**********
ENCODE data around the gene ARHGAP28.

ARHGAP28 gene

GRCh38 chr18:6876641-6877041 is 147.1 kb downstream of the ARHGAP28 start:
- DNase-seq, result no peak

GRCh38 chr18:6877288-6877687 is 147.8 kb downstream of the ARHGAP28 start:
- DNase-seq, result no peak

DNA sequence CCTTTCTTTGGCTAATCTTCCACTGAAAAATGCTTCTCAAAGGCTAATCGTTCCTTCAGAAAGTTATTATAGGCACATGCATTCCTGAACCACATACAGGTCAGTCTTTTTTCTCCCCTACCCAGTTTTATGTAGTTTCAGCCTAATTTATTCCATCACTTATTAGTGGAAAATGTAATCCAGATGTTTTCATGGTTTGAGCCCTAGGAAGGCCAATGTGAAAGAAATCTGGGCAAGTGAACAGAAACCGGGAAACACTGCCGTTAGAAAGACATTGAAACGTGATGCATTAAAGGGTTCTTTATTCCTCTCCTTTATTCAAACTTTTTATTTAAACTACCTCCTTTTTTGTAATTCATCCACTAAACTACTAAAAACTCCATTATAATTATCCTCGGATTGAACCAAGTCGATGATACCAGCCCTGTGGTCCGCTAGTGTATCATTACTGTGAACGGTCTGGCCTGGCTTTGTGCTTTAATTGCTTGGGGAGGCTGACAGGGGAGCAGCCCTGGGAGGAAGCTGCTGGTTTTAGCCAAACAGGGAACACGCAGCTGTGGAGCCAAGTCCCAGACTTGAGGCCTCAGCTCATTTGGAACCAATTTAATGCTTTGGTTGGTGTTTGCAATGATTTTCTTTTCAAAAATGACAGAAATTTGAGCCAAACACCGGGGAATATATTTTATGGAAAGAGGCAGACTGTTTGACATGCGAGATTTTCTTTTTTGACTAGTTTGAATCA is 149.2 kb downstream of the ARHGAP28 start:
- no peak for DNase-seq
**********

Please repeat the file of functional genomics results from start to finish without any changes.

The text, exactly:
ENCODE data around the gene ARHGAP28.

ARHGAP28 gene

GRCh38 chr18:6876641-6877041 is 147.1 kb downstream of the ARHGAP28 start:
- DNase-seq, result no peak

GRCh38 chr18:6877288-6877687 is 147.8 kb downstream of the ARHGAP28 start:
- DNase-seq, result no peak

DNA sequence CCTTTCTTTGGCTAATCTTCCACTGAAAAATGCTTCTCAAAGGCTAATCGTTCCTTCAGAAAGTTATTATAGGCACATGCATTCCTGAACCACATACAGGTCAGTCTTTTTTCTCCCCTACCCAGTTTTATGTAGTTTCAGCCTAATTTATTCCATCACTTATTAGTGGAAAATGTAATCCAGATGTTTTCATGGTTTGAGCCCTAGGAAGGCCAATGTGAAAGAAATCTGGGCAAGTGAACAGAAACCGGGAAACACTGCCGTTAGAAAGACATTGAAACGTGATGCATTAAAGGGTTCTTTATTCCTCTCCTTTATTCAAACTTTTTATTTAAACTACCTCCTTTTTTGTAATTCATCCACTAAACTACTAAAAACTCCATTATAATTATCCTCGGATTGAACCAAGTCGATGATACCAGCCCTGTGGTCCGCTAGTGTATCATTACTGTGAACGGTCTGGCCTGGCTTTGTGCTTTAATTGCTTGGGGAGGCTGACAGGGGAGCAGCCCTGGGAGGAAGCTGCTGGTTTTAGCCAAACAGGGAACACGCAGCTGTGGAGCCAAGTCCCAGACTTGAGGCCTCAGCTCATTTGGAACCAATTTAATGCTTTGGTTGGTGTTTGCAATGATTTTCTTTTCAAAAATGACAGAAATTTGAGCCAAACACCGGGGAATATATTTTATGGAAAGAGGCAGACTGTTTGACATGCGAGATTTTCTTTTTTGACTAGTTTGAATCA is 149.2 kb downstream of the ARHGAP28 start:
- no peak for DNase-seq